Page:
Just minutes after the deadline, opposition Israeli politicians notified President Reuven Rivlin they have reached an agreement to form what will be the first government involving someone of Arab descent.
Yair Lapid and Naftali Bennett's accord would put an end to conservative Benjamin Netanyahu's 12-year tenure. The new coalition arrangement still needs to be approved by Israel's Parliament (Knesset). The coalition agreement includes Mansour Abbas of the United Arab Party (Ra’am).
Lapid, who leads the Yesh Atid party, told Rivlin shortly before midnight on Wednesday that he has “succeeded in forming a government” and that his coalition partner Bennett of Yamina “will serve as a prime minister first.” Lapid will take over as PM after two years, under the terms of the agreement.
Gideon Saar’s New Hope party added their six to the coalition following the Ra’am announcement. Lapid’s party has 17 seats. It takes 61 to have a governing majority in the 120-member Knesset.
Though Ra’am has only four MKs, their support potentially marks the first time an Arab party has come on board a ruling coalition.
Yamina’s Bennett was present for the deal, and also signed a coalition agreement with Lapid. They also secured the support of Blue and White, led by current Defense Minister Benny Gantz – his former coalition partner who had accepted a role in Netanyahu’s unity government in May 2020.
If Lapid and Bennett’s coalition gets approved by the Knesset, it will hold off the need for yet another general election; Israel has held four over the past two years, repeatedly failing to deliver a majority government. The vote may happen as early as next week, but the current Likud (Netanyahu's party) speaker of the Knesset is reportedly pushing for a delay, while Netanyahu himself tried to block the coalition on a technicality, but was overruled by President Rivlin, who will step down on July 9, when his term ends. Former Labor party head Isaac Herzog was elected to the ceremonial post on Wednesday with 87 votes, beating social activist Miriam Peretz.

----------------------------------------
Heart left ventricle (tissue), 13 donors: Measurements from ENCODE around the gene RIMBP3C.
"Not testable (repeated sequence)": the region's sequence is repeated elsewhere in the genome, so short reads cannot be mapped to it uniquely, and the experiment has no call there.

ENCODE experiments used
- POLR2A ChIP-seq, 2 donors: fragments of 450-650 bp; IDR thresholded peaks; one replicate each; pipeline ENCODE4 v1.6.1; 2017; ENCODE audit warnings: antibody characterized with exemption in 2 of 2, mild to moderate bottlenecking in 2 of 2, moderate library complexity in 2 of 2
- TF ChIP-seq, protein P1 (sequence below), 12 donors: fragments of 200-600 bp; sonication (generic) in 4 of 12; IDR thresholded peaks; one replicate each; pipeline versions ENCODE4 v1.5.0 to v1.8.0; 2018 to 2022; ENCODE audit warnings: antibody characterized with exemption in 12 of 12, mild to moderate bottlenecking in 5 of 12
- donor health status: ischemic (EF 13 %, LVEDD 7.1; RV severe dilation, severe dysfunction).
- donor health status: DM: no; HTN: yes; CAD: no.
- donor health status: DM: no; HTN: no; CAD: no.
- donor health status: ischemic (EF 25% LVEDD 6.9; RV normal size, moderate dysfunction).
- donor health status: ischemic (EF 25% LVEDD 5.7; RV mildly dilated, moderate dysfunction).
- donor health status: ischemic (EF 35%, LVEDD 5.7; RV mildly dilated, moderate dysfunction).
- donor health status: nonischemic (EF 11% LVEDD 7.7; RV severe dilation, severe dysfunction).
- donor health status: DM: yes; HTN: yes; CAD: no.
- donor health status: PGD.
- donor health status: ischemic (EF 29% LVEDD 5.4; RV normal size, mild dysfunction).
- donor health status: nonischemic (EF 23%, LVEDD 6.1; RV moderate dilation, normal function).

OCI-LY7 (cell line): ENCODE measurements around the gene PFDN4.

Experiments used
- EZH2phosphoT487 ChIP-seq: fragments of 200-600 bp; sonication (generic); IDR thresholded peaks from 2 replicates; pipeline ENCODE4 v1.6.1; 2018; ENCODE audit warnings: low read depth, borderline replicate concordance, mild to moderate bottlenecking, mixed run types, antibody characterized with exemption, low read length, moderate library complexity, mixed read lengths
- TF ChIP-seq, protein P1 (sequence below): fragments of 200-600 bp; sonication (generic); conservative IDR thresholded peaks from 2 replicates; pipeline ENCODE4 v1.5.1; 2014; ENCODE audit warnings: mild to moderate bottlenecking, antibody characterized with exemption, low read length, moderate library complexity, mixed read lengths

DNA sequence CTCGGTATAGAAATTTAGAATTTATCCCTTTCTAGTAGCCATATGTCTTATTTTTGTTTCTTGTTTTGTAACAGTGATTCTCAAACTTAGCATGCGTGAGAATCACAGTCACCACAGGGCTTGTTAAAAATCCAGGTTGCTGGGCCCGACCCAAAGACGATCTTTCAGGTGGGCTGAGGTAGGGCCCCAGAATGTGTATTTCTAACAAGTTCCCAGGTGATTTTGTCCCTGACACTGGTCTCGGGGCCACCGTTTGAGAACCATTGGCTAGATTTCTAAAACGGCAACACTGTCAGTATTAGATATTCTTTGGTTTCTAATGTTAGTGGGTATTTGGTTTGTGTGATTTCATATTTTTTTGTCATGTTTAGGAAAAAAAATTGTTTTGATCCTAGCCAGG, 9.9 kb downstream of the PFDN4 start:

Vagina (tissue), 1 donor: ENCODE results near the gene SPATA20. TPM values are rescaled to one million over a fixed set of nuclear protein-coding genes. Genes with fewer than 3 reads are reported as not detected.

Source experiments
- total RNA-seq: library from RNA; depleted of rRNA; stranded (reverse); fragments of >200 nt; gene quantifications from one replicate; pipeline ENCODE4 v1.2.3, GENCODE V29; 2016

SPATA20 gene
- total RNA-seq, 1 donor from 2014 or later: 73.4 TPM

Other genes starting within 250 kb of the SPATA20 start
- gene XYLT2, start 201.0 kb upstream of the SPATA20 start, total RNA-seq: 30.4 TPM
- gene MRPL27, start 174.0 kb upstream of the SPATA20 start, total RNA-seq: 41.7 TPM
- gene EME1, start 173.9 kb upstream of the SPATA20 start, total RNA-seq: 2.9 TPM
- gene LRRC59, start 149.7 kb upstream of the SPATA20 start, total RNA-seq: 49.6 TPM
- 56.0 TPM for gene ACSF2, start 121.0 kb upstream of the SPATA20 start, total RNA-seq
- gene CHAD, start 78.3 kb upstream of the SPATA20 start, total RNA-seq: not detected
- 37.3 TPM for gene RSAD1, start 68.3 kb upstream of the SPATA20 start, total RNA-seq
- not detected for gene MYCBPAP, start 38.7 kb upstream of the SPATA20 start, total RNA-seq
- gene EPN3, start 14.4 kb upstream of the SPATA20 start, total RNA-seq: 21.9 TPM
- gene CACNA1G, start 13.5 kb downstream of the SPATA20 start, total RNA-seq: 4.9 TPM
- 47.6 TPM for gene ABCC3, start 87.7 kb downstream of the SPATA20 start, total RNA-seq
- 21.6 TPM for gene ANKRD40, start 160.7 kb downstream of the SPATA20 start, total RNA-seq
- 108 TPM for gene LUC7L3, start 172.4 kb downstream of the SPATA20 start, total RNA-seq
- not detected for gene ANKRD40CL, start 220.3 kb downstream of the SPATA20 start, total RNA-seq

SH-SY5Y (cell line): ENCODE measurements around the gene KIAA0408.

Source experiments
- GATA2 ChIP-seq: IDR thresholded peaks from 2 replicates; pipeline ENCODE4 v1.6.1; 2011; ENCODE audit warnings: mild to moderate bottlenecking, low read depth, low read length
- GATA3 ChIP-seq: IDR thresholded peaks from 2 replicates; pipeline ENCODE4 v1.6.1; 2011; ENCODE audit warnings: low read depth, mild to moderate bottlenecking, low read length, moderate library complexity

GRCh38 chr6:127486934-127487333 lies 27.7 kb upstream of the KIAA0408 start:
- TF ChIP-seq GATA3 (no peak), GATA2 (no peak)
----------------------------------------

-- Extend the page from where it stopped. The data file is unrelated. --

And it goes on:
Lapid, a former TV host and news anchor, founded Yesh Atid in 2012. The following year, Netanyahu brought him on board a unity government as finance minister – but fired him in 2014. The centrist then teamed up with Gantz to challenge Likud, only to fail when the Blue & White leader accepted another unity cabinet in 2020.
The conservative Bennett started his political career in 2006 as Netanyahu’s chief of staff and held a series of ministerial positions in Likud-led governments between 2013 and 2020 – when he was replaced by Gantz as defence minister and went into the opposition.
Meanwhile, Jewish Agency chairman Isaac Herzog will be the 11th president of the State of Israel after he received 87 votes from MKs in a secret ballot vote in the Knesset plenum. Herzog’s opponent, Israel Prize-winning educator Miriam Peretz, received 27 votes and three MKs abstained. Had she been elected, Peretz would have become Israel’s first woman president.
It was the largest victory in any presidential election in Israel’s history. Herzog is the son of Chaim Herzog, who served as Israel’s president from 1983 to 1993.